Posts tagged: IAS

International AIDS Society (IAS) Conference – Day 4

As I wrote on Monday, the excitement at the 2011 ISA conference are the conversation and reports about HIV prevention and the potential for a cure.  The day started with a presentation from the director of the US National Institute on Drug Abuse.  Injection drug use is the most commonly recognized drug use related vector for HIV transmission.  However, non-injecting drug use also increases the likelihood of HIV transmission. Data shows that the prevalence of HIV is as high in non-injecting drug users as it is in injecting drug users worldwide.  The reason is due to the physiological changes in the brain due to drug use and addiction.  Stimulation of the dopamine receptors in the brain (the reward center that promotes sexual arousal) together with inhibition in parts of the frontal lobe (the area of the brain we use to control our impulsive behaviors) are the result of drug use and abuse.  This combinatorial effect produces a propensity for injection and non-injection drug users to engage in high HIV risk sexual behavior.  In the context of a HIV prevention plan, this means we need to consider adequate attention and treatment for drug users in order to contain transmission and protect the general population.

Read more »

International AIDS Society (IAS) Conference – Day 3

During today’s plenary session we heard HIV experts from Australia, the Ivory Coast and Belgium.  Susan Kippax (Australia) talked about the social barriers to effective HIV prevention.  She argued that any prevention plan will require people to change their social practices.  Additionally, she presented the case that people’s behavior cannot be separated from their social, cultural and political structure and the biomedical pieces of prevention planning cannot be separated from the non-biomedical ones.  As such, Kippax voiced the requirement that social scientists be part of the discussion when creating HIV prevention plans and policy. Read more »

International AIDS Society (IAS) Conference – Day 2

The venue for the 2011 International AIDS Society Conference is Rome’s music auditorium.  There are four main music halls being used simultaneously to host main sessions.  Delegates sit in acoustically optimized rooms as though they were attending a symphony or ballet, but the music and dancing on the stages is being carried out by the international leaders in HIV/AIDS research and clinical practice.  After the Day 1 festivities, the conference is in full swing and the venue is abuzz with science.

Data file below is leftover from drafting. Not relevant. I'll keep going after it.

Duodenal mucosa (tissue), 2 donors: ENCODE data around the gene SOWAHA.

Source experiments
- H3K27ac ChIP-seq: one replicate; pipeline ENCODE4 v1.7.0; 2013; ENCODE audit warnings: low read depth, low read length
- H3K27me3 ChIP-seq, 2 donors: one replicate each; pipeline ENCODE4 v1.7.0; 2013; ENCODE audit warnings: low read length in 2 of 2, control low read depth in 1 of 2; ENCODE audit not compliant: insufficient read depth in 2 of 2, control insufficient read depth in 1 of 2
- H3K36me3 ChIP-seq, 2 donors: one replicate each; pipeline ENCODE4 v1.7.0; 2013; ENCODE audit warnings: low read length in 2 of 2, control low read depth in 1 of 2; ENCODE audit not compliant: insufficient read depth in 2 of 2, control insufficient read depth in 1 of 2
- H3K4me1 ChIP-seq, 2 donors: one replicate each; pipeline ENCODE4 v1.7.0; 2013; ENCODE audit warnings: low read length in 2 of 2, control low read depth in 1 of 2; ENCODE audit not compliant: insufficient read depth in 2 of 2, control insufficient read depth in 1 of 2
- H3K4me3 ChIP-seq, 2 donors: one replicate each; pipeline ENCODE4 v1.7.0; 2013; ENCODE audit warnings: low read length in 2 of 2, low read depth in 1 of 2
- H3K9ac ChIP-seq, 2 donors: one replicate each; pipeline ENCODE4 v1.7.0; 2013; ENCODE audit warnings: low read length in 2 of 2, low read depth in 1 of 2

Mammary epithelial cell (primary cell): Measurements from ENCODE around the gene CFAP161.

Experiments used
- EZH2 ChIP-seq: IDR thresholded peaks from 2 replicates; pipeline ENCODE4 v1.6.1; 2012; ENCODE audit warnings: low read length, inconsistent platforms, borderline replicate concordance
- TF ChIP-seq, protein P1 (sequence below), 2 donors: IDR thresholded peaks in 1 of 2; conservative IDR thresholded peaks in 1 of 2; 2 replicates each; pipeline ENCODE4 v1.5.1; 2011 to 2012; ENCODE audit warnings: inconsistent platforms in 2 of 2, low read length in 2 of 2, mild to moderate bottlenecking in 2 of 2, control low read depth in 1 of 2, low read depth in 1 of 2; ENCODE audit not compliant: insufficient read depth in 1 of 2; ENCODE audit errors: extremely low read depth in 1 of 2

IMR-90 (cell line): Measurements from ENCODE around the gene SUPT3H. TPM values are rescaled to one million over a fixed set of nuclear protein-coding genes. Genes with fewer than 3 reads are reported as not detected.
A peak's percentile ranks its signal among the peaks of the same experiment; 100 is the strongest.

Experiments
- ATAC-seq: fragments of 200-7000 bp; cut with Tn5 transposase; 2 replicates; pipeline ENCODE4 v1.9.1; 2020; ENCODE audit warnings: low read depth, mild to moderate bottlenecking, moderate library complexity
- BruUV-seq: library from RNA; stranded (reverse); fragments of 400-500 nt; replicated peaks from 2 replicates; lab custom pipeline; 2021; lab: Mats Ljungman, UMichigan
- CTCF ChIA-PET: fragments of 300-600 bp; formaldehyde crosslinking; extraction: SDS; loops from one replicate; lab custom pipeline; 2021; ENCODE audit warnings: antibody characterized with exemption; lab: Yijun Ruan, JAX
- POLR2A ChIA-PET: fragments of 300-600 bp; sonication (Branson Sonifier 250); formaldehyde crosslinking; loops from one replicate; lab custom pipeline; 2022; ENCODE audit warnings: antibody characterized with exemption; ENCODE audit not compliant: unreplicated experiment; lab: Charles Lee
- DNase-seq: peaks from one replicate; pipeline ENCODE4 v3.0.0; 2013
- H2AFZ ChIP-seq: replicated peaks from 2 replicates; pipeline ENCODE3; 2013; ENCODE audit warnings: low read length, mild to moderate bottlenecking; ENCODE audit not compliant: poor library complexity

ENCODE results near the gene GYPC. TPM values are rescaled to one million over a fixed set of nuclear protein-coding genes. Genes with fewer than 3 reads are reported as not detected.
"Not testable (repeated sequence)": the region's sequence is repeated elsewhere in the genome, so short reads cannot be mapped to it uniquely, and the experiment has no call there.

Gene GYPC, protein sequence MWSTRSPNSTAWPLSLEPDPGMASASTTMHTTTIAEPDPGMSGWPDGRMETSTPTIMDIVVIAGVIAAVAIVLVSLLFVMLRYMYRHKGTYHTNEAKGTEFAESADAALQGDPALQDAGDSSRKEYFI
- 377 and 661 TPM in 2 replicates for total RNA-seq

The plenary sessions each day set the stage for the future conference sessions.  Monday’s plenary session featured three presentations; 1) looking at the current state of vaccine development, 2) managing treatment of HIV/AIDS in 2011 and 3) using combination therapies for prevention. Read more »

International AIDS Society (IAS) Conference – Day 1

The 6th International AIDS Society (IAS) Conference on HIV Pathogenesis, Treatment and Prevention officially began in Rome at 7:30 PM on Sunday July 17th, 2011 although there were a number of satellite meetings starting around noon.  I spent the afternoon in a special session organized by the World Health Organization and the US Centers for Disease Control and Prevention.  The Session was entitled Elimination of Mother to Child Transmission of HIV: Measuring the Effectiveness of National PMTCT Programs.  There is a great deal of emphasis in the HIV research and clinical community on women and children.  Two years ago at the IAS conference in Cape Town there was an emphasis on scaling up prevention of mother to child transmission (PMTCT) programs and antenatal care facilities; two years later we want to evaluate their effectiveness.  The session started with presentations from both the WHO and the CDC with draft protocols outlining how to conduct an effective evaluation.  In addition to providing guidelines on how to determine infant exposure and/or infection, the discussions included the ethical challenges of testing orphans and infants brought to a clinic by a sibling or community member.  Who provides consent? And, to whom is the result reported.

Read more »

Related Posts Plugin for WordPress, Blogger...

Staypressed theme by Themocracy